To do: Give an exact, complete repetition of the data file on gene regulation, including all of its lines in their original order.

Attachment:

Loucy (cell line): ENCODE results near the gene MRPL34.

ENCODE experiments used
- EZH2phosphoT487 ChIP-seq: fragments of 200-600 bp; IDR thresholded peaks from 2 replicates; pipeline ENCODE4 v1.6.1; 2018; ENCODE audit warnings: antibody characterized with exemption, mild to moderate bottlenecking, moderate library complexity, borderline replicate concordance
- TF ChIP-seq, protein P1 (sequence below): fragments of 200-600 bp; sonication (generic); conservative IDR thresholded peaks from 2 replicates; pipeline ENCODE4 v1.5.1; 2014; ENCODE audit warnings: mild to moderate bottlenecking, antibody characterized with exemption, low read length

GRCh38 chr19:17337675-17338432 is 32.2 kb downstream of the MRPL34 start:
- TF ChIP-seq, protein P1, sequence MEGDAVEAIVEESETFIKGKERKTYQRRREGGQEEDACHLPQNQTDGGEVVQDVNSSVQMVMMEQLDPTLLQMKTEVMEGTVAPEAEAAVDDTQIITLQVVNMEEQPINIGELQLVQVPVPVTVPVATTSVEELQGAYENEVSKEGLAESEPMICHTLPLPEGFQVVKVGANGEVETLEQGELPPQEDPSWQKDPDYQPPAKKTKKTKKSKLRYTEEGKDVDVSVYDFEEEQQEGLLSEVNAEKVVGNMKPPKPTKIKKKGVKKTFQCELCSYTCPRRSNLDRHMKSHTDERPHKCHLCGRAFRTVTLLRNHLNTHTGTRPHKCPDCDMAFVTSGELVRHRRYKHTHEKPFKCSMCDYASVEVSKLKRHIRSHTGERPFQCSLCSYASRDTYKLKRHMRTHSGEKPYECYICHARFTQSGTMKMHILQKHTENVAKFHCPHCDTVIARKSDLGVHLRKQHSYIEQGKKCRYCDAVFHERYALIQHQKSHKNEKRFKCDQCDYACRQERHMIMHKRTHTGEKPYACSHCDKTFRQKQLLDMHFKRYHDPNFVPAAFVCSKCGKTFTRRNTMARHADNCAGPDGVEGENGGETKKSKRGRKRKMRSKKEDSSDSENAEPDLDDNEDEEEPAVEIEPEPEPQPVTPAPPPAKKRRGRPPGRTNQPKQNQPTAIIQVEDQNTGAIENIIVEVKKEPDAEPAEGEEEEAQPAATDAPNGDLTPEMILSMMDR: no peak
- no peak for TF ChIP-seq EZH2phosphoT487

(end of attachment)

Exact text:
Loucy (cell line): ENCODE results near the gene MRPL34.

ENCODE experiments used
- EZH2phosphoT487 ChIP-seq: fragments of 200-600 bp; IDR thresholded peaks from 2 replicates; pipeline ENCODE4 v1.6.1; 2018; ENCODE audit warnings: antibody characterized with exemption, mild to moderate bottlenecking, moderate library complexity, borderline replicate concordance
- TF ChIP-seq, protein P1 (sequence below): fragments of 200-600 bp; sonication (generic); conservative IDR thresholded peaks from 2 replicates; pipeline ENCODE4 v1.5.1; 2014; ENCODE audit warnings: mild to moderate bottlenecking, antibody characterized with exemption, low read length

GRCh38 chr19:17337675-17338432 is 32.2 kb downstream of the MRPL34 start:
- TF ChIP-seq, protein P1, sequence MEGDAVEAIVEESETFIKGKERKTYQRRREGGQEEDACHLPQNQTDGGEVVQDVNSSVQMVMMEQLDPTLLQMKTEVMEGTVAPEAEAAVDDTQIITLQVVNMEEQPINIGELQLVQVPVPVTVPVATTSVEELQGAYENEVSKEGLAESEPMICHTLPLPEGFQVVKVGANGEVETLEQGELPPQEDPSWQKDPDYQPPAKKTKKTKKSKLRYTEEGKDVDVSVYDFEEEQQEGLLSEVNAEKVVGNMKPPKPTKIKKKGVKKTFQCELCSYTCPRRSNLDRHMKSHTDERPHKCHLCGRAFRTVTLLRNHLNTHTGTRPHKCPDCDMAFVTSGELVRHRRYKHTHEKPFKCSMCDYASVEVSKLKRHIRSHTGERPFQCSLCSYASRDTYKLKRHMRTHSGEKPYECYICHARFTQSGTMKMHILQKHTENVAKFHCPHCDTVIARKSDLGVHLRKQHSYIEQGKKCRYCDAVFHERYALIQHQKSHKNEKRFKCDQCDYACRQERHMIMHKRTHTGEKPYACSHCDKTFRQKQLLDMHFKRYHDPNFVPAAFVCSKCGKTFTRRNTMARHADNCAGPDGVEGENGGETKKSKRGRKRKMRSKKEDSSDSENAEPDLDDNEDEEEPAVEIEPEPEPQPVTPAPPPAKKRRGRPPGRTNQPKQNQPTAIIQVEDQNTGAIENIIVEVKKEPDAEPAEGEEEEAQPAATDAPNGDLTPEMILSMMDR: no peak
- no peak for TF ChIP-seq EZH2phosphoT487